A voluntary program to curtail boat disturbance to waterfowl during migration

  • Published source details Kenow K.P., Korschgen C.E., Nissen J.M., Elfessi A. & Steinbach R. (2003) A voluntary program to curtail boat disturbance to waterfowl during migration. Waterbirds (formerly Colonial Waterbirds), 1, 77-87.


This study is summarised as evidence for the following.

Action Category

Use voluntary agreements with local people to reduce disturbance

Action Link
Bird Conservation
  1. Use voluntary agreements with local people to reduce disturbance

    A before-and-after study 1986 in Lake Onalaska, Wisconsin and Minnesota, USA (Kenow et al. 2003), found that disturbances to waterfowl within a voluntary waterfowl avoidance area (VWAA) established in 1986 decreased significantly over time. Despite an increase in boating traffic (1.82 boating events/hour in 1986-8 vs. 2.58 in 1997), the 1997 disturbance rate were comparable to that in 1981. Rate of intrusion into the VWAA was lower in 1997 (0.11 intrusions/boating event) than in either 1986-8 (0.18) or 1993 (0.21). Boating disturbances to waterfowl within the VWAA occurred at about half the rate (0.24-0.28 disturbances/hour) observed prior to establishment of the program (0.48 disturbances/hour). The total number of waterfowl displacements observed as a result of boating events was 435,770 in 1993 and 71,155 in 1997. More than 90% of all waterfowl were observed within the VWAA.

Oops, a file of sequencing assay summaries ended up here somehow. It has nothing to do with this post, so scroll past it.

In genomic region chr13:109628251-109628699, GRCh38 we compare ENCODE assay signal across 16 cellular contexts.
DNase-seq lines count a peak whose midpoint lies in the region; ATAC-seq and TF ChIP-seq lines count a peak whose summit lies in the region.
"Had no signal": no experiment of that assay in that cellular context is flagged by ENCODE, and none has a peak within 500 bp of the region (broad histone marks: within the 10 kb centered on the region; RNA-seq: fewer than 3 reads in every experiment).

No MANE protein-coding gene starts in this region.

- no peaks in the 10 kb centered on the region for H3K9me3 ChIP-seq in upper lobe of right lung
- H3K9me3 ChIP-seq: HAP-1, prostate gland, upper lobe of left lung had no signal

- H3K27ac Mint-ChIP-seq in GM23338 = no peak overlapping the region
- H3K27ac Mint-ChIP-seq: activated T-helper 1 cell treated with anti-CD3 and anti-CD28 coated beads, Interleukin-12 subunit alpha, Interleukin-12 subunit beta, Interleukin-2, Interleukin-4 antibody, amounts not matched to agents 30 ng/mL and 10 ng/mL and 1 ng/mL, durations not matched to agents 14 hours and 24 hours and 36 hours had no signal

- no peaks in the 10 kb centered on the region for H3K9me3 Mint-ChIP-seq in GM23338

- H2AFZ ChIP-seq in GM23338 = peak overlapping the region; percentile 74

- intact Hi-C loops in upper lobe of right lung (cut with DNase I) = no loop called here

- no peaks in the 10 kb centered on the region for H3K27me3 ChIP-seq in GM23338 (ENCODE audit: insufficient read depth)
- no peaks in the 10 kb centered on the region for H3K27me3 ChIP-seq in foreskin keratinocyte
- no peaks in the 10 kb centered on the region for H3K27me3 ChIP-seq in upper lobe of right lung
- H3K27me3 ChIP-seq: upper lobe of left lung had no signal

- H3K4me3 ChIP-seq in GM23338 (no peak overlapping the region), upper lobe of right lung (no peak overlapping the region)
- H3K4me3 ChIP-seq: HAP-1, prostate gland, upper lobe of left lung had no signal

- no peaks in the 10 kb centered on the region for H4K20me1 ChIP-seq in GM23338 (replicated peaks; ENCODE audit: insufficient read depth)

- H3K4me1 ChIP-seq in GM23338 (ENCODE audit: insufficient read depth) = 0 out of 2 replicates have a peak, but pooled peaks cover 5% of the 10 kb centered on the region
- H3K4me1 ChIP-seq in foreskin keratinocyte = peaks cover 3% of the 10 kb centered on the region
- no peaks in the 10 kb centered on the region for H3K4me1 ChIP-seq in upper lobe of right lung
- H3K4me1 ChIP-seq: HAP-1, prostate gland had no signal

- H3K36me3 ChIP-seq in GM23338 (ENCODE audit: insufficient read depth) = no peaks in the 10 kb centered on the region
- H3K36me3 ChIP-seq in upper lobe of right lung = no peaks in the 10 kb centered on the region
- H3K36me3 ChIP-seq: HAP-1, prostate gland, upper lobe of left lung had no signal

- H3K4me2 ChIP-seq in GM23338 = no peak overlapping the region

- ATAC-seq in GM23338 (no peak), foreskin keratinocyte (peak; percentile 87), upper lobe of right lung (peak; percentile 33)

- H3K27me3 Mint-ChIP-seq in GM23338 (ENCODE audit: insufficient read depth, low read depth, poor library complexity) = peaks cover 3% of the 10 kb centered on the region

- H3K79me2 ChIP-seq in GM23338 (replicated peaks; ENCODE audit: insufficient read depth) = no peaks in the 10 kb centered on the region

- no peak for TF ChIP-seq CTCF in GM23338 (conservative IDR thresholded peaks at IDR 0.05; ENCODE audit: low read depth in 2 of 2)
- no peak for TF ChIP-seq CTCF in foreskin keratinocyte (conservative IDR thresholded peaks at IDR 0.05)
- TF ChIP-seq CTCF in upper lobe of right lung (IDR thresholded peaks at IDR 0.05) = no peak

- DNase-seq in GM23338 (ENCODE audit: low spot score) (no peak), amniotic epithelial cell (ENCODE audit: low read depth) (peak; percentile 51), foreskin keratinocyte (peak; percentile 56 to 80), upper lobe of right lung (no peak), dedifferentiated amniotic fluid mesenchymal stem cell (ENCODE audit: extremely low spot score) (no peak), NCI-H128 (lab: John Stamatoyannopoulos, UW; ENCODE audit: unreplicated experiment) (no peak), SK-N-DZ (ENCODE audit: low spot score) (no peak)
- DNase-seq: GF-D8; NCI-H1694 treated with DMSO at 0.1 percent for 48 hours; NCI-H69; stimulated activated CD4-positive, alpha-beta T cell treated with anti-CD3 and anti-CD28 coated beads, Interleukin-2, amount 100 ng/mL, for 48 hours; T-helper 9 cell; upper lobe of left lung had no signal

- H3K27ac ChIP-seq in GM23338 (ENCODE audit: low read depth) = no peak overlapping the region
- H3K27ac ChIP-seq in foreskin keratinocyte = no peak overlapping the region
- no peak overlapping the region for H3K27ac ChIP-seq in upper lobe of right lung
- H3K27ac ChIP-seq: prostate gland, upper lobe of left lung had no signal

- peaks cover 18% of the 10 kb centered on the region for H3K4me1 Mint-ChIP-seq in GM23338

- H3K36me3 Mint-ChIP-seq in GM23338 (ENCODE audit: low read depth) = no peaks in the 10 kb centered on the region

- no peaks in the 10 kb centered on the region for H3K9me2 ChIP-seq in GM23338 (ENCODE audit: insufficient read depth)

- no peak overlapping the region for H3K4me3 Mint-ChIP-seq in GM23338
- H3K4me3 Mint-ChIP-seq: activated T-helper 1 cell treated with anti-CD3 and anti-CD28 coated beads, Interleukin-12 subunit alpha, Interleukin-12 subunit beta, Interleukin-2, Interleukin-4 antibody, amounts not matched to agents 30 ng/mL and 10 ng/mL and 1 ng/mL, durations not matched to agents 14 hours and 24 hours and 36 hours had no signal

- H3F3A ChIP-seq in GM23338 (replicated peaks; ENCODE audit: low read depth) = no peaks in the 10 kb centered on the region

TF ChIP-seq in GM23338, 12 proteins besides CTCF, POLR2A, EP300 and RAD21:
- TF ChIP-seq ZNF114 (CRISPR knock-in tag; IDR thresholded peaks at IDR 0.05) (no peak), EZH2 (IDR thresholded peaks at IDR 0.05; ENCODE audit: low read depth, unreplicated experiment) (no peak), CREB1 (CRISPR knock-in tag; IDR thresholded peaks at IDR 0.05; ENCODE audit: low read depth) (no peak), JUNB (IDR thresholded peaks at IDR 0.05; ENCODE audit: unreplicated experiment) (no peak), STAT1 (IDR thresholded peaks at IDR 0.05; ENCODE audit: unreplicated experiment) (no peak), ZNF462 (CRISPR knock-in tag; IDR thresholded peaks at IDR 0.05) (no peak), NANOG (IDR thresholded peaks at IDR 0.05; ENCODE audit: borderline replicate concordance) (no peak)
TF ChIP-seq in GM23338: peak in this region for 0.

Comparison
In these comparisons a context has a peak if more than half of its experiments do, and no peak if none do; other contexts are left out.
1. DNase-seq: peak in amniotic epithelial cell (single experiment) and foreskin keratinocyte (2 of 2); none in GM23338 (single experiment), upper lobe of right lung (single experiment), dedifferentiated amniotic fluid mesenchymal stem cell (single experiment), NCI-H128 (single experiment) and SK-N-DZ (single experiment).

Output references
What Works 2021 cover

What Works in Conservation

What Works in Conservation provides expert assessments of the effectiveness of actions, based on summarised evidence, in synopses. Subjects covered so far include amphibians, birds, mammals, forests, peatland and control of freshwater invasive species. More are in progress.

More about What Works in Conservation

Download free PDF or purchase
The Conservation Evidence Journal

The Conservation Evidence Journal

An online, free to publish in, open-access journal publishing results from research and projects that test the effectiveness of conservation actions.

Read the latest volume: Volume 21

Go to the CE Journal

Discover more on our blog

Our blog contains the latest news and updates from the Conservation Evidence team, the Conservation Evidence Journal, and our global partners in evidence-based conservation.

Who uses Conservation Evidence?

Meet some of the evidence champions

Endangered Landscape ProgrammeRed List Champion - Arc Kent Wildlife Trust The Rufford Foundation Save the Frogs - Ghana Mauritian Wildlife Supporting Conservation Leaders
Sustainability Dashboard National Biodiversity Network Frog Life The international journey of Conservation - Oryx Cool Farm Alliance UNEP AWFA Bat Conservation InternationalPeople trust for endangered species Vincet Wildlife Trust